Luther-Bashing is Anti-Catholic


#72

Though the man is certainly worth praying for (which he did not believe in!), his error was rightly condemned and officially opposed at Trent. Truth matters, and souls that were lead astray matter.

We live in an age of pervasive, corrosive and tyrannical relativism. The fact that modern Lutherans do not follow their forefather’s teachings reflects better on them and worse on him.

Look, the man was deeply, profoundly disturbed psychologically. Even those who fawned over him, such as Philipp Melanchthon, made mention of this within their praise of the man.

The fact that ‘saving faith’ is defined as faith which one believes will save them is utterly radical, not supported by scripture, and makes a mockery of the Lord’s constant call to repentance.

Despite the goodness of modern Lutherans, the dangerous errors of you-know-who must be pointed out since, last I heard, truth still exists and still matters.


#73

The Church should work towards reconciliation. The thing is, it has shown how it wants it done, and this is not that way.


#74

Joe1… Well said and thank you. All souls are worthy to be forgiven and be granted mercy. But, the process must be based on truth, sincerity and honesty. Things do get worse if we ignore them.


#75

[quote=“po18guy, post:72, topic:469608, full:true”] The fact that modern Lutherans do not follow their forefather’s teachings reflects better on them and worse on him.
[/quote]

So why attack him, if they are not following him?


#76

are you referring to what the Church is doing for reconciliation or what i suggested?


#77

We aren’t attacking the person of Martin Luther. We are merely exposing his works for what they are. Wouldn’t you want to know if your denominational founder’s works were vile and lewd? Or, would you want to remain in the naive comfort of not knowing?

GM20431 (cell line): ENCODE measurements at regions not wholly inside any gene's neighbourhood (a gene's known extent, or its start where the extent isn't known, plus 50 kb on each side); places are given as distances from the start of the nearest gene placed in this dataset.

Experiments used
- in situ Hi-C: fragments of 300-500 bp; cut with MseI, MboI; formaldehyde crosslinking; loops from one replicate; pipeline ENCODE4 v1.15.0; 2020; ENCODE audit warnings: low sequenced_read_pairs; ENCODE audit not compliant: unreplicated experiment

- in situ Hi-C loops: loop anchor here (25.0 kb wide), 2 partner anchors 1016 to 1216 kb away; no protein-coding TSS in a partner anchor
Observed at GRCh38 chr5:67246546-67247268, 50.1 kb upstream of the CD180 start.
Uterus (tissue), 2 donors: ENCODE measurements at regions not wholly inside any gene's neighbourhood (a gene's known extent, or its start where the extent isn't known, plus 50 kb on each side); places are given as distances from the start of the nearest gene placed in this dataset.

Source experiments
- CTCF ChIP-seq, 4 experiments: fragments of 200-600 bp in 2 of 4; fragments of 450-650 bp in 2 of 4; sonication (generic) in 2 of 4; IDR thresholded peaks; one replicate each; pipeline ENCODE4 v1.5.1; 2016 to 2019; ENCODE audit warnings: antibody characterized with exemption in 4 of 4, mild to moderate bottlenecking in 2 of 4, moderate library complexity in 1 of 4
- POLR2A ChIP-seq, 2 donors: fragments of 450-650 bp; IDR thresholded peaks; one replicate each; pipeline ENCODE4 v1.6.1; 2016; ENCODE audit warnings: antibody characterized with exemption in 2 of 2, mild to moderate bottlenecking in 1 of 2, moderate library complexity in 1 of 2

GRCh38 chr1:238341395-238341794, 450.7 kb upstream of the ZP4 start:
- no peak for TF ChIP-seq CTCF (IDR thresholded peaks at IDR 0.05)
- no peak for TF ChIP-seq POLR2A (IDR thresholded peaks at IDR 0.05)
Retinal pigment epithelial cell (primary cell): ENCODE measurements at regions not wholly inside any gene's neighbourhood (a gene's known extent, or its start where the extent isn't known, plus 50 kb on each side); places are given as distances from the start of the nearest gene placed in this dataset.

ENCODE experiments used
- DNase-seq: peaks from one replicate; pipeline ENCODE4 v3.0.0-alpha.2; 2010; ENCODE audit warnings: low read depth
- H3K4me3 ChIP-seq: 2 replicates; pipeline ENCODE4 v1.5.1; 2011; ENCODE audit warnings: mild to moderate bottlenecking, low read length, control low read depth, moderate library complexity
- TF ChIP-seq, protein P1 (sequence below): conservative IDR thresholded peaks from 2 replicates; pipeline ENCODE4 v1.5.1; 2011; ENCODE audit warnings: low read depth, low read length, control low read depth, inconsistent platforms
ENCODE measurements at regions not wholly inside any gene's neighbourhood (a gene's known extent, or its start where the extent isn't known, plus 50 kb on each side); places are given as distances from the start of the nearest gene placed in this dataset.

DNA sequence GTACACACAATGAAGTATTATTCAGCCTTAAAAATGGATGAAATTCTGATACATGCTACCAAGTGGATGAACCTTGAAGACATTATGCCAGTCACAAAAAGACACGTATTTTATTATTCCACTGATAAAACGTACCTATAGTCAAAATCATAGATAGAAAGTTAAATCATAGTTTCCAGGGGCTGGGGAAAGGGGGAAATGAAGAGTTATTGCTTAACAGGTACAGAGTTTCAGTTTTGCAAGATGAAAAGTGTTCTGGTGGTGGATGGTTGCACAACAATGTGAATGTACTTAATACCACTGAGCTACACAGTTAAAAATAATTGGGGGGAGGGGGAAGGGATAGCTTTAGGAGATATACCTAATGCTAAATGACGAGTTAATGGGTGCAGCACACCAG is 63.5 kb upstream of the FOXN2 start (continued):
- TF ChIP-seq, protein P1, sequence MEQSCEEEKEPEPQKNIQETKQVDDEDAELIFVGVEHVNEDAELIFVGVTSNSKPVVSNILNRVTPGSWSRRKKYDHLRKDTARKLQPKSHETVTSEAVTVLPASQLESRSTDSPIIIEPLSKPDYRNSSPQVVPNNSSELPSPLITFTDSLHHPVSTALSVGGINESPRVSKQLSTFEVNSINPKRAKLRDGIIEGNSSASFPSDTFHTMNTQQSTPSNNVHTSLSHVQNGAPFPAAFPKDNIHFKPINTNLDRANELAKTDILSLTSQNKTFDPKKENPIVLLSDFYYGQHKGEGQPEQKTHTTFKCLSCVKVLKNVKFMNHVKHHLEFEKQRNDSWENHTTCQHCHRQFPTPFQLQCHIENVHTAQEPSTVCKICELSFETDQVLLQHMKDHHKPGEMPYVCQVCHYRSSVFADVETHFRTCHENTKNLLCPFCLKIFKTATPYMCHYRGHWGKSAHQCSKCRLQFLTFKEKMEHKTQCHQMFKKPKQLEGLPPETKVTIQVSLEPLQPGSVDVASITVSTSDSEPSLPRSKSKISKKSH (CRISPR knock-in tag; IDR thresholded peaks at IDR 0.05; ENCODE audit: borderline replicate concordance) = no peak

#78

I am referring to the fact there is a dissonance between the methods of ecumenism that the Church requires its members to follow, and is following, and the sordid methodology being followed here, which has never worked and is in opposition to the Church. It is amazing to me that Catholics who are posting here, theoretically engaging in ecumenism, have no idea as to how to go about it. They wind up wounding the Body of Christ further with their antics.


#79

i see. thanks for clarifying


#80

Bulllfrogs. You most certainly are. Just take a look at this thread and see the things that have been said about him that are personal, such as his psychological condition…

[quote=“AugustTherese, post:77, topic:469608, full:true”]

“Look, the man was deeply, profoundly disturbed psychologically. Even those who fawned over him, such as Philipp Melanchthon, made mention of this within their praise of the man.”

Did you read that? Is that "not attacking the person of Martin Luther’s [sic]?


#81

Wow! I advise no one else to acknowledge this poster.


#82

Nice quick edit. We will know by their works.


#83

I disagree with your thought process. Was trying Ted Bundy for murder “bashing” him? Must we slavishly praise the dead? Pol Pot? Joseph Stalin? Idi Amin?

They achieved sanctity by simply dropping dead?